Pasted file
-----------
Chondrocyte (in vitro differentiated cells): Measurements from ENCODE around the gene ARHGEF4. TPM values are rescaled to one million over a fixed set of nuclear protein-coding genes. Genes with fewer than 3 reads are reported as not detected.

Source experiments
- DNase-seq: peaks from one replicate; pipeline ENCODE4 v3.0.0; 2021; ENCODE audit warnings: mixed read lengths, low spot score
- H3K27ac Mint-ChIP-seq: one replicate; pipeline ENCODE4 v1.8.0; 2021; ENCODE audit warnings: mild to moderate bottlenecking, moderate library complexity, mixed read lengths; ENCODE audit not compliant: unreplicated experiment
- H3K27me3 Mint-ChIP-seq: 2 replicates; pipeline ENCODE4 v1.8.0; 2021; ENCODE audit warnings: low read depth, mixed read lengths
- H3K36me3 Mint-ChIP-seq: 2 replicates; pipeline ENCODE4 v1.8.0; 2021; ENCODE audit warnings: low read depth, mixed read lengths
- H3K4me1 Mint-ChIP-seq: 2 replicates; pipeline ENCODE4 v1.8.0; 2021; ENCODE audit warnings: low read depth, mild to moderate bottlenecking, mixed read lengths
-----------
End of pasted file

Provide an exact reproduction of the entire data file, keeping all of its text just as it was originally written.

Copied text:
Chondrocyte (in vitro differentiated cells): Measurements from ENCODE around the gene ARHGEF4. TPM values are rescaled to one million over a fixed set of nuclear protein-coding genes. Genes with fewer than 3 reads are reported as not detected.

Source experiments
- DNase-seq: peaks from one replicate; pipeline ENCODE4 v3.0.0; 2021; ENCODE audit warnings: mixed read lengths, low spot score
- H3K27ac Mint-ChIP-seq: one replicate; pipeline ENCODE4 v1.8.0; 2021; ENCODE audit warnings: mild to moderate bottlenecking, moderate library complexity, mixed read lengths; ENCODE audit not compliant: unreplicated experiment
- H3K27me3 Mint-ChIP-seq: 2 replicates; pipeline ENCODE4 v1.8.0; 2021; ENCODE audit warnings: low read depth, mixed read lengths
- H3K36me3 Mint-ChIP-seq: 2 replicates; pipeline ENCODE4 v1.8.0; 2021; ENCODE audit warnings: low read depth, mixed read lengths
- H3K4me1 Mint-ChIP-seq: 2 replicates; pipeline ENCODE4 v1.8.0; 2021; ENCODE audit warnings: low read depth, mild to moderate bottlenecking, mixed read lengths